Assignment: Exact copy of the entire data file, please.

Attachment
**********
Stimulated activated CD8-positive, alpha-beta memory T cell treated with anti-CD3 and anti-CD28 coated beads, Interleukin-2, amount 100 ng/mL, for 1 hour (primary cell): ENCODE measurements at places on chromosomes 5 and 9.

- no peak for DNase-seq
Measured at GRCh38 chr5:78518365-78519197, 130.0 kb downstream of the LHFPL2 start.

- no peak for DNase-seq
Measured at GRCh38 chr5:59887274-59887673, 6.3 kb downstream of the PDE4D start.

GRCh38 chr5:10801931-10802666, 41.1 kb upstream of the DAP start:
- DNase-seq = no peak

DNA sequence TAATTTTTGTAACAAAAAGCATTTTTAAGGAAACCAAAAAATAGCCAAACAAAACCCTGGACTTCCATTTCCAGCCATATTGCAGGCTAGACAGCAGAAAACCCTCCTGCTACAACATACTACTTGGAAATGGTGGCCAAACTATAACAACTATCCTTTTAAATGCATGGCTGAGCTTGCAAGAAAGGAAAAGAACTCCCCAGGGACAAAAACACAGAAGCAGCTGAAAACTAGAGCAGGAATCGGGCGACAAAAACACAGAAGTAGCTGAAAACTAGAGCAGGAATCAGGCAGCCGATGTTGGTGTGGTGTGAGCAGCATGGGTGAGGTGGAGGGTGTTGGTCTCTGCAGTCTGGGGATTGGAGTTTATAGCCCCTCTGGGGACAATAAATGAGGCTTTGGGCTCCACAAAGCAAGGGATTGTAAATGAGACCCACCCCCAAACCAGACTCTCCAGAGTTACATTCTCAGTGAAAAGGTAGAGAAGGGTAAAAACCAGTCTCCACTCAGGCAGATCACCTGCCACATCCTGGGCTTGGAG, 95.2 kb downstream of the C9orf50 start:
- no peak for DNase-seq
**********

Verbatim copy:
Stimulated activated CD8-positive, alpha-beta memory T cell treated with anti-CD3 and anti-CD28 coated beads, Interleukin-2, amount 100 ng/mL, for 1 hour (primary cell): ENCODE measurements at places on chromosomes 5 and 9.

- no peak for DNase-seq
Measured at GRCh38 chr5:78518365-78519197, 130.0 kb downstream of the LHFPL2 start.

- no peak for DNase-seq
Measured at GRCh38 chr5:59887274-59887673, 6.3 kb downstream of the PDE4D start.

GRCh38 chr5:10801931-10802666, 41.1 kb upstream of the DAP start:
- DNase-seq = no peak

DNA sequence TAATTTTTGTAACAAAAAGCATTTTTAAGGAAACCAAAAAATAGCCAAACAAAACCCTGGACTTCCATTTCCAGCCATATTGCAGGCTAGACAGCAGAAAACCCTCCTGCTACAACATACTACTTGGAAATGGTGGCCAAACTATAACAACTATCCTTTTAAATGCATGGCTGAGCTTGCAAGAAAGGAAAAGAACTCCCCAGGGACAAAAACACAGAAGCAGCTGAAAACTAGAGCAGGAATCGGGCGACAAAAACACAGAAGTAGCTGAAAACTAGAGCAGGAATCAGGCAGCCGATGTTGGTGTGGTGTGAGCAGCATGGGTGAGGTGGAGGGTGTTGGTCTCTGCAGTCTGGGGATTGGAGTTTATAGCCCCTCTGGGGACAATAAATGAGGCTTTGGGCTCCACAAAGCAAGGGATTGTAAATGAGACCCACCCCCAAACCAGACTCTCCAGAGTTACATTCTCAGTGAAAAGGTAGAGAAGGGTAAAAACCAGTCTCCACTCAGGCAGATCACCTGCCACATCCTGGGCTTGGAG, 95.2 kb downstream of the C9orf50 start:
- no peak for DNase-seq